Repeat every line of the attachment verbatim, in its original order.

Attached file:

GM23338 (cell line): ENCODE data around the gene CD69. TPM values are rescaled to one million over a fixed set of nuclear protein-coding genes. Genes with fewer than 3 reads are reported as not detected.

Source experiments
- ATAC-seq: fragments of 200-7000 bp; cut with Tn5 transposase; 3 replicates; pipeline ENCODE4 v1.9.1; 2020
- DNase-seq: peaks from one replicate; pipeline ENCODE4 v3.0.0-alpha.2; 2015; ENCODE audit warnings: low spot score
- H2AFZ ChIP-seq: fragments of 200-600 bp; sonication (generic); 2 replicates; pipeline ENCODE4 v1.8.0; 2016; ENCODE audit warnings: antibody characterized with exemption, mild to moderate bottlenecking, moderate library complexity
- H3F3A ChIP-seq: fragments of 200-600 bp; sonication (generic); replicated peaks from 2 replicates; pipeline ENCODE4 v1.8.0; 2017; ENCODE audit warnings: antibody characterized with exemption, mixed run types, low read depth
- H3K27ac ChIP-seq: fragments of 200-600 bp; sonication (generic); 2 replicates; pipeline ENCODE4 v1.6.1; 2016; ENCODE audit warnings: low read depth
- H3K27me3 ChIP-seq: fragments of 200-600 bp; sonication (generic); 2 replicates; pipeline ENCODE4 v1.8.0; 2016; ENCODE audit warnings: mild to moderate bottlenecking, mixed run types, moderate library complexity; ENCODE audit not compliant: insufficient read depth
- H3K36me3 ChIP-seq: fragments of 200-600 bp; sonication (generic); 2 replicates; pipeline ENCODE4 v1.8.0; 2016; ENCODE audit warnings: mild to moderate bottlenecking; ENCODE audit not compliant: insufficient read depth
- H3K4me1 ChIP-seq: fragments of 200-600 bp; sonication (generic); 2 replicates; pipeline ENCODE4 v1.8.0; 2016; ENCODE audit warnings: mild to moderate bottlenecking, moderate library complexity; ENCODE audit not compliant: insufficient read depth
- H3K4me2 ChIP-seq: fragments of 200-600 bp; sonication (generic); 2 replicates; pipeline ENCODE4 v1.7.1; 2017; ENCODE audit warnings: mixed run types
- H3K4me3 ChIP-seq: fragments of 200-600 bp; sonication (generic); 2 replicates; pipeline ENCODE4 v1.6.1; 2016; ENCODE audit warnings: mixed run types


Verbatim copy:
GM23338 (cell line): ENCODE data around the gene CD69. TPM values are rescaled to one million over a fixed set of nuclear protein-coding genes. Genes with fewer than 3 reads are reported as not detected.

Source experiments
- ATAC-seq: fragments of 200-7000 bp; cut with Tn5 transposase; 3 replicates; pipeline ENCODE4 v1.9.1; 2020
- DNase-seq: peaks from one replicate; pipeline ENCODE4 v3.0.0-alpha.2; 2015; ENCODE audit warnings: low spot score
- H2AFZ ChIP-seq: fragments of 200-600 bp; sonication (generic); 2 replicates; pipeline ENCODE4 v1.8.0; 2016; ENCODE audit warnings: antibody characterized with exemption, mild to moderate bottlenecking, moderate library complexity
- H3F3A ChIP-seq: fragments of 200-600 bp; sonication (generic); replicated peaks from 2 replicates; pipeline ENCODE4 v1.8.0; 2017; ENCODE audit warnings: antibody characterized with exemption, mixed run types, low read depth
- H3K27ac ChIP-seq: fragments of 200-600 bp; sonication (generic); 2 replicates; pipeline ENCODE4 v1.6.1; 2016; ENCODE audit warnings: low read depth
- H3K27me3 ChIP-seq: fragments of 200-600 bp; sonication (generic); 2 replicates; pipeline ENCODE4 v1.8.0; 2016; ENCODE audit warnings: mild to moderate bottlenecking, mixed run types, moderate library complexity; ENCODE audit not compliant: insufficient read depth
- H3K36me3 ChIP-seq: fragments of 200-600 bp; sonication (generic); 2 replicates; pipeline ENCODE4 v1.8.0; 2016; ENCODE audit warnings: mild to moderate bottlenecking; ENCODE audit not compliant: insufficient read depth
- H3K4me1 ChIP-seq: fragments of 200-600 bp; sonication (generic); 2 replicates; pipeline ENCODE4 v1.8.0; 2016; ENCODE audit warnings: mild to moderate bottlenecking, moderate library complexity; ENCODE audit not compliant: insufficient read depth
- H3K4me2 ChIP-seq: fragments of 200-600 bp; sonication (generic); 2 replicates; pipeline ENCODE4 v1.7.1; 2017; ENCODE audit warnings: mixed run types
- H3K4me3 ChIP-seq: fragments of 200-600 bp; sonication (generic); 2 replicates; pipeline ENCODE4 v1.6.1; 2016; ENCODE audit warnings: mixed run types